The best thing about The Old Man, the Sea and the PhD is that it’s very short. I read it while travelling to the airport and waiting at the security check. It reads very well and it’s packed with ideas. Each idea is presented using a parable which makes them very easy to remember.
The last chapter likens the life of a PhD student to Hemingway’s The Old Man and The Sea, which
is where the name of the book comes from. I found this analogy the best and most memorable.
During my time in academia, I wanted to write similar thoughts in a blog post (or two) but I always
deleted what I wrote, since I didn’t believe that academia could be fixed and thus my drafts were pure
rants. The author is slightly more optimistic and tries to provide solutions, though he still admits
that the book is very negative about academia.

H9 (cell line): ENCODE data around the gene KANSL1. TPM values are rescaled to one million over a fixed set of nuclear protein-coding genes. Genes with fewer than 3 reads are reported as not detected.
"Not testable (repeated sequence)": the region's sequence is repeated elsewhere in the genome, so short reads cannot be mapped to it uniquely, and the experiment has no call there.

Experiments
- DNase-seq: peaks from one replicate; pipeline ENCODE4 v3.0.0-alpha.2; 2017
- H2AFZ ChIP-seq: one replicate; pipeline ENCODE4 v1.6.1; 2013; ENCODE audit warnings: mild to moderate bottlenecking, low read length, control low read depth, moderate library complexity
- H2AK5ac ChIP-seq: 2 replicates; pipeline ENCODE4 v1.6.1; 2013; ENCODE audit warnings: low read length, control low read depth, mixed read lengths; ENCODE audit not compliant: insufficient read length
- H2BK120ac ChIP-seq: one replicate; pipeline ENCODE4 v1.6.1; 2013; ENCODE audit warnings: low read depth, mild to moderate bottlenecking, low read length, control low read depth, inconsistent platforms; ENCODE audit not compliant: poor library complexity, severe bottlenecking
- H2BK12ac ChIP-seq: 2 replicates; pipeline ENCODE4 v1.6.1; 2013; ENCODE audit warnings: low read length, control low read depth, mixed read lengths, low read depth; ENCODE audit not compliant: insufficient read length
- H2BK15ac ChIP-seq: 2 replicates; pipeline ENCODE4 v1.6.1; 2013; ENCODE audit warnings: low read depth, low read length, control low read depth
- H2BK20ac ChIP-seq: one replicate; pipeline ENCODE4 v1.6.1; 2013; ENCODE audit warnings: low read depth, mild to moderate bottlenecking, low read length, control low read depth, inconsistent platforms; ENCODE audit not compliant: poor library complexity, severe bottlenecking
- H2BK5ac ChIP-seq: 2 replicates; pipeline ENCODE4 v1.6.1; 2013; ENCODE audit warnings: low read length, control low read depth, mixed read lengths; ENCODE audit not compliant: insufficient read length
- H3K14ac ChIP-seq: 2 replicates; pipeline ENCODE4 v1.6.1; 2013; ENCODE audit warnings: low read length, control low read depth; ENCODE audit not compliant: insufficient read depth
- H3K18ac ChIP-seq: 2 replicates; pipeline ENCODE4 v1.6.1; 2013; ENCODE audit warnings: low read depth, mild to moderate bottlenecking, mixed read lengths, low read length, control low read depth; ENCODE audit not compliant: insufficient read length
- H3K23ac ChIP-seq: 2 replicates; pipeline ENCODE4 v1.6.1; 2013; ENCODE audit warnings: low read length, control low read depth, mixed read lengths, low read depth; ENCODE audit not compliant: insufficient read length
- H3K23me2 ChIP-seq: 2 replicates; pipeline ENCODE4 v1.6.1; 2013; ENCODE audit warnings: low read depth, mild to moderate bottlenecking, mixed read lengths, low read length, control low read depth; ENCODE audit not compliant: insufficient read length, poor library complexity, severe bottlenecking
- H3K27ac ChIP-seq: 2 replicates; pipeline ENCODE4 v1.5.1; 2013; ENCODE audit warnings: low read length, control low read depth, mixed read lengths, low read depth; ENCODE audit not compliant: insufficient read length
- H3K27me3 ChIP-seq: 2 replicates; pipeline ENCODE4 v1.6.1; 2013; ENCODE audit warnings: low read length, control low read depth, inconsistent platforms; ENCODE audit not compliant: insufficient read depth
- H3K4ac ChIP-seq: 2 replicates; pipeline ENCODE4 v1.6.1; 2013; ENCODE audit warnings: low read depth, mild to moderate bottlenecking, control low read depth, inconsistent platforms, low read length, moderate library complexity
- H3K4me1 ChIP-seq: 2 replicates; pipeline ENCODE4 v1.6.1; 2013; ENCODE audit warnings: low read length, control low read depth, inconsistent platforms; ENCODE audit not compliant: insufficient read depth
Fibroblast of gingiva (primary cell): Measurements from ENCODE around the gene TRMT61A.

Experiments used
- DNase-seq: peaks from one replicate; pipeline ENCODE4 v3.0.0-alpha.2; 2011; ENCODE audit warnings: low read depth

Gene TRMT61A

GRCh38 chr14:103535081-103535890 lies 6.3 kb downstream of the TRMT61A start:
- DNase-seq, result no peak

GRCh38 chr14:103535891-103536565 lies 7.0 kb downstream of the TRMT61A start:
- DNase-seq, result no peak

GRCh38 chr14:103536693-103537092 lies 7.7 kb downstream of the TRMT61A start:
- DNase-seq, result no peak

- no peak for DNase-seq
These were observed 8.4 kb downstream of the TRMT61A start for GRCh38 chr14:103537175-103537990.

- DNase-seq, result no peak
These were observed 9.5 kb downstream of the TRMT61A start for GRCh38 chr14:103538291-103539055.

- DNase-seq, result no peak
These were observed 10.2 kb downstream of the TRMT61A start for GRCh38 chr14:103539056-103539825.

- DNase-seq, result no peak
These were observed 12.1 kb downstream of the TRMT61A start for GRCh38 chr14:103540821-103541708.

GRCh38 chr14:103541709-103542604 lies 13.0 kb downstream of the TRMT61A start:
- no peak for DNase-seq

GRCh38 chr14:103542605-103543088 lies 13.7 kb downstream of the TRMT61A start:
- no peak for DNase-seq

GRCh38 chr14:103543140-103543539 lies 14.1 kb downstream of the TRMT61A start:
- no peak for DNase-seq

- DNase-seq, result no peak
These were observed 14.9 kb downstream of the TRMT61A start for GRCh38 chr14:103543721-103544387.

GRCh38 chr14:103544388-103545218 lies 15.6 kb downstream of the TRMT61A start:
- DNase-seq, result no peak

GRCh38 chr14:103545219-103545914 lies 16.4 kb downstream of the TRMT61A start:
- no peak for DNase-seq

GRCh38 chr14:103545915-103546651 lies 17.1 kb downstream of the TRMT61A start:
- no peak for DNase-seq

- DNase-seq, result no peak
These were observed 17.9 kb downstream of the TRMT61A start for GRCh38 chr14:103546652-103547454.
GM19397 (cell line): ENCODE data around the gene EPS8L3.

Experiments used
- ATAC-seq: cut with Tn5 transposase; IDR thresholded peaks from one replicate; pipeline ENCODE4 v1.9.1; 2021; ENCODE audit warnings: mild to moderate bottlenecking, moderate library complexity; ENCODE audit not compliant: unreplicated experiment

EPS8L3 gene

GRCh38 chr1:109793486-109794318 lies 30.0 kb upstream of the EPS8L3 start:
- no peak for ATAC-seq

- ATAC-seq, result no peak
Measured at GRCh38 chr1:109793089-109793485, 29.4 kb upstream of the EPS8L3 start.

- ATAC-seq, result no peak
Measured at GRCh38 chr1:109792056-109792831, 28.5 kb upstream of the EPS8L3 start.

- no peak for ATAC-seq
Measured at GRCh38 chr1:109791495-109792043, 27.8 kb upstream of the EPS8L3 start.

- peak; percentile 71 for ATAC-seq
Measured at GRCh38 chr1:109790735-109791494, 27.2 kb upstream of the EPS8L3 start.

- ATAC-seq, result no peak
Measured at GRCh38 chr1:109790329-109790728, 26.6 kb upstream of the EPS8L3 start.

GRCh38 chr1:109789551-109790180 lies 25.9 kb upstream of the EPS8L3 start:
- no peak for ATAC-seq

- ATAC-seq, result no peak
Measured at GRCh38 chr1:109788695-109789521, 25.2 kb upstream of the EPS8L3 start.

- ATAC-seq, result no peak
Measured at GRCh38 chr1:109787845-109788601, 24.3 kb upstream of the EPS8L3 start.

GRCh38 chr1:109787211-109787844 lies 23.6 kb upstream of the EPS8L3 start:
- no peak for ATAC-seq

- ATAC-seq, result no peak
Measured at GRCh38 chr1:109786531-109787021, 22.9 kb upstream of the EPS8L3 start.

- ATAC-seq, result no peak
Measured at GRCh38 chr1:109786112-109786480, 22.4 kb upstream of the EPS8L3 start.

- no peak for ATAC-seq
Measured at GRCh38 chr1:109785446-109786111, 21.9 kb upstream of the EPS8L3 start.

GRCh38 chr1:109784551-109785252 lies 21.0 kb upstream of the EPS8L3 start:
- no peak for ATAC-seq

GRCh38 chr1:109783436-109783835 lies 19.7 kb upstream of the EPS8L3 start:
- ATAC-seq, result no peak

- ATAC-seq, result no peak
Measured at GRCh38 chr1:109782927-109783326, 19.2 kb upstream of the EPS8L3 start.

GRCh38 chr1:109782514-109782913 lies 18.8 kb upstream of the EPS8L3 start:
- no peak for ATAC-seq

I think academia will never get fixed, since it’s stuck in a bad equilibrium, just like schools,
medicine, politics or airport security checks. We think academia is about science, schools are about
education, medicine is about health, politics about improving lives of ordinary people and
airport checks are about security. However, all of them are primarily about something else and the
stated purpose is at best a secondary side-effect.
The real issue with academia—in my opinion—is that it’s primary about academics gaining prestige
and status among other academics. Science ends up being a secondary side-effect of this process. The
author hints at it in the very last paragraph of the book but unfortunately doesn’t expand on the
idea. For this reason, I recommend complementing The Old Man, the Sea and the PhD with Elephant in The Brain by Kevin Simler and Robin Hanson. You’ll have a better understanding why the life of a
PhD student is as miserable as Martin Lukačišin describes it.
Note: this review has also been published on Amazon.